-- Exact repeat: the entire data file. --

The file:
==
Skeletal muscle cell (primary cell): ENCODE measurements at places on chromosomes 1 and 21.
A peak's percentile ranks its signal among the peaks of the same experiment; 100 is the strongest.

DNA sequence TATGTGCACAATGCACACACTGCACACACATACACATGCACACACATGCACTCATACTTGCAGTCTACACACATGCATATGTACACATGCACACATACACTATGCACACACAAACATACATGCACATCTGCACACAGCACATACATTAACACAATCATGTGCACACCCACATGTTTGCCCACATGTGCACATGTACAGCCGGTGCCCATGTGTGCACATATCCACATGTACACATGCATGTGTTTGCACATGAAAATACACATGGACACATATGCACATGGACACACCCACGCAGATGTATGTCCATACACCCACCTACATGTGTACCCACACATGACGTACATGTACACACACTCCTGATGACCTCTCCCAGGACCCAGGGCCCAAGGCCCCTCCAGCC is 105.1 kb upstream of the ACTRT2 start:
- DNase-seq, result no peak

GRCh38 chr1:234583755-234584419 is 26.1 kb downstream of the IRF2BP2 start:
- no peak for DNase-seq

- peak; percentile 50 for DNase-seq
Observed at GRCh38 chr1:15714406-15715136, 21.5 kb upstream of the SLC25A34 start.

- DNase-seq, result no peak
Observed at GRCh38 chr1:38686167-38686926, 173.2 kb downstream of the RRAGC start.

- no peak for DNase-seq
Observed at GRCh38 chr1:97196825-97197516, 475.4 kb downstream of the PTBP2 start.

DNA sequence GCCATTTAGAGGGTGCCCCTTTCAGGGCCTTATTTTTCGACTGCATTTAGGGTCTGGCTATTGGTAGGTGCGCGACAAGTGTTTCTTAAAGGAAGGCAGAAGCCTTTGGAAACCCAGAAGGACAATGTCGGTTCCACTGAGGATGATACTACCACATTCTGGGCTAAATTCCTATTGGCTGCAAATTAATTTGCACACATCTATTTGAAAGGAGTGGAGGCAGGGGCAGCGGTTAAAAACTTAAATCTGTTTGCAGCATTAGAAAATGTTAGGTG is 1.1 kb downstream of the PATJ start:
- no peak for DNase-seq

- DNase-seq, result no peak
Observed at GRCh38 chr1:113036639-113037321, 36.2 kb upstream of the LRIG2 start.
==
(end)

Skeletal muscle cell (primary cell): ENCODE measurements at places on chromosomes 1 and 21.
A peak's percentile ranks its signal among the peaks of the same experiment; 100 is the strongest.

DNA sequence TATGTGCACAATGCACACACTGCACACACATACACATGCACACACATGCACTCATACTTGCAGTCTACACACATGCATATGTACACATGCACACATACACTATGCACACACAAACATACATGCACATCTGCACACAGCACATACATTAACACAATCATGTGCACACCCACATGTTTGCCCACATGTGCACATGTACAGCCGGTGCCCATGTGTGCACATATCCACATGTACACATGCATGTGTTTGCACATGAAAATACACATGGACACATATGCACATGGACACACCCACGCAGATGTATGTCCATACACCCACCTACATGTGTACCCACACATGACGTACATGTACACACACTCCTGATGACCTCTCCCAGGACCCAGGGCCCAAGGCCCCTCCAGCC is 105.1 kb upstream of the ACTRT2 start:
- DNase-seq, result no peak

GRCh38 chr1:234583755-234584419 is 26.1 kb downstream of the IRF2BP2 start:
- no peak for DNase-seq

- peak; percentile 50 for DNase-seq
Observed at GRCh38 chr1:15714406-15715136, 21.5 kb upstream of the SLC25A34 start.

- DNase-seq, result no peak
Observed at GRCh38 chr1:38686167-38686926, 173.2 kb downstream of the RRAGC start.

- no peak for DNase-seq
Observed at GRCh38 chr1:97196825-97197516, 475.4 kb downstream of the PTBP2 start.

DNA sequence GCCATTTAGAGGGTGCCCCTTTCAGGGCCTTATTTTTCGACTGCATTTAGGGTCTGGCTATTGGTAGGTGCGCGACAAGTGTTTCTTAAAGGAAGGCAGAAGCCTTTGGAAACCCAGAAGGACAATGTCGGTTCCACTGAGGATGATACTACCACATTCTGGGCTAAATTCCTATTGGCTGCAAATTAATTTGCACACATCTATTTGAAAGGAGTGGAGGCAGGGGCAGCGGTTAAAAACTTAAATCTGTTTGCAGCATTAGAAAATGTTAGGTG is 1.1 kb downstream of the PATJ start:
- no peak for DNase-seq

- DNase-seq, result no peak
Observed at GRCh38 chr1:113036639-113037321, 36.2 kb upstream of the LRIG2 start.